What seems to be the controversy behind this? I must not be familiar with it.
It's not necessarily a controversy... They just see the reality that up and coming bands that release their first full lengths need to make sales of it to pay back the label. This is also a way of proving to their label that they're a financially viable investment. Spotify makes that more difficult by cutting into the sales.
This might be the first Thom Yorke move I STRONGLY disagree with. I read his and Nigel's spiels on the situation and I don't believe they are being fan-friendly or realistic about the state of music.
People steal music. That's a fact. Artists must accept that. Spotify is just a way to make it easier for a listener to try hearing a band--if not Spotify, Grooveshark--if not Grooveshark, YouTube. It's all about exposure so that band can sell merch, get people to shows, and, yes, even sell more albums! If a band isn't on Spotify, that's just a vessel to expose themselves that they aren't using.
I truly hope this is the only time that Nigel and Thom act this naive.
Artists and their works deserve respect. Saying that artists need to accept the fact that their works have (against their will) been turned into free promotional material for a tour that the person that stole it might not even show up to is part of a larger, self-entitled attitude that has kept people from realizing what a detriment illegal downloading is. I applaud these guys for taking a stand and I hope more artists follow suit.
I was making the point that this is the world we are living in and you cannot undo the fact that pirating and streaming are a part of the music industry. And just because you have an infographic does not mean you are correct....sure, applaud the gesture but also realize that nothing will change as a result. Even when you are as huge and as influential as Thom is.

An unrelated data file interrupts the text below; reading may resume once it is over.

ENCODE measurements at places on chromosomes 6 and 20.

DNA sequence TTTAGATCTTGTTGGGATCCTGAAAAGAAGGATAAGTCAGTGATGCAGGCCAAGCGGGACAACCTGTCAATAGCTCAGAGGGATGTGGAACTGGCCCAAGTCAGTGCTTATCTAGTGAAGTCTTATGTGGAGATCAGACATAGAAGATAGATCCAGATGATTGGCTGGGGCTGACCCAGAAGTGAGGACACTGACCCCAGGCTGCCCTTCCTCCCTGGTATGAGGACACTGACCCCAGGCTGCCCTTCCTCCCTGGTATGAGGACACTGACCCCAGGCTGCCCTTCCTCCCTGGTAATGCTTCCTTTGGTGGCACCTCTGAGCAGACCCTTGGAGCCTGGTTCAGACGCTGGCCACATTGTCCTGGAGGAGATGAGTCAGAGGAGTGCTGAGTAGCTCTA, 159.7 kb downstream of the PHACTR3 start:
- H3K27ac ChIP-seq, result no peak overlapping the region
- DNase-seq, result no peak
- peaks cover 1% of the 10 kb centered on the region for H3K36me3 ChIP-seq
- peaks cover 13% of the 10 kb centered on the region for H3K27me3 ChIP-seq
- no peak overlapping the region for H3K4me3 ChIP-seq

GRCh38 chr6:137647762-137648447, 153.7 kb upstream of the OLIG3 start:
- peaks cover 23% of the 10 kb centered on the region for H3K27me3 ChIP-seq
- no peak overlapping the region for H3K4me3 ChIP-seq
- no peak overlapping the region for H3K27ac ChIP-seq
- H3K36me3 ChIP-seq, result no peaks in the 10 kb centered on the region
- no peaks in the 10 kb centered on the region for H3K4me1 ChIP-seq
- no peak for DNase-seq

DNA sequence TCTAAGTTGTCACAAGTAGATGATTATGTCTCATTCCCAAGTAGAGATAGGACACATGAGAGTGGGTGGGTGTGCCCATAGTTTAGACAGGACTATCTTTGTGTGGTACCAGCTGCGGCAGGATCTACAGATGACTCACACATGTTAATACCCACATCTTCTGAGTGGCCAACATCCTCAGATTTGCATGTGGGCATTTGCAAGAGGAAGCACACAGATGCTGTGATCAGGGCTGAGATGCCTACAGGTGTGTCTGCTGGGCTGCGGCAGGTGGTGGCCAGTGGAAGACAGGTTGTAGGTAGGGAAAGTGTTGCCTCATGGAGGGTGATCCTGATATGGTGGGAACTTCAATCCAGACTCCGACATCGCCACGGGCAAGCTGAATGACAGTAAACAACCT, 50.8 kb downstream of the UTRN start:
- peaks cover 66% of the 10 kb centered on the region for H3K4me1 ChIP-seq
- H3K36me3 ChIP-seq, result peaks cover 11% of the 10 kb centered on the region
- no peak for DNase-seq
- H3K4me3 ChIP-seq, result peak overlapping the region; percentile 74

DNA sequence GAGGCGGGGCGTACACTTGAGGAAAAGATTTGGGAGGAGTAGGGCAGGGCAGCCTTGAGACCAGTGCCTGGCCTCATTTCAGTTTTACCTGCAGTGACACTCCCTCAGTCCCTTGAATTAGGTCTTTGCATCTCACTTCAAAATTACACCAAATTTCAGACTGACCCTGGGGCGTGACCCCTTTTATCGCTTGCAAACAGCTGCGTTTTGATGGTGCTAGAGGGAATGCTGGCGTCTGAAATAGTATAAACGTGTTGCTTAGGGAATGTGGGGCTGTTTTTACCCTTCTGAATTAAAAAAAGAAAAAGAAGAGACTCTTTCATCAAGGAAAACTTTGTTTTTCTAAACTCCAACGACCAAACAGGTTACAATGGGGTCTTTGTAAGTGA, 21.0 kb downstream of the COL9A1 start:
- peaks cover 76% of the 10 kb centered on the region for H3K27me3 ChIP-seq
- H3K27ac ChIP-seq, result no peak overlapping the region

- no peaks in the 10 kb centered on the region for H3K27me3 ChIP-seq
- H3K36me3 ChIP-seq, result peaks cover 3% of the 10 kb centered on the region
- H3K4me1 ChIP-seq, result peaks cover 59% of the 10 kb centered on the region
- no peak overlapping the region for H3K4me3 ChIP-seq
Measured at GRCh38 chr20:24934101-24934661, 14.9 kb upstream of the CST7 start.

I understand that having a graphic doesn't make me right, but it illustrates what I'm talking about nicely.
The argument isn't "illegal downloading isn't detrimental and everything should be free regardless of what the artist wants". The argument is "there is literally no way you are going to stop illegal downloading. Subscription music services provide an alternative that still compensates the artists/labels to some degree. Its better than nothing"
I fully agree that if Thom doesn't want his music on Spotify he should be able to take it down.
But unless you show me that artists who remove their music from Spotify make more money for doing so, (or somehow get some other benefit) it'll all just seem like a misguided move to me.
People who download music and never show up to shows except maybe two a year are self entitled douchebags, sure, but removing your music from Spotify isn't going to stop them. All its gonna do is stop other people from checking you out and maybe going to a show/buying an album later.
I think that there is a far greater amount of people out there that have no conception of how the industry works than you think. They figure that if they sign up for a subscription service then they're doing the legal thing and the artist is being compensated. All Thom is trying to do is shed light on how bad of a system Spotify has so that people that may not have been educated about it now can be. Spotify gives your average person the ability to pay without actually supporting the artist and I think that the majority of consumers out there are fine with going with that system- without being aware that the artist gets next to nothing.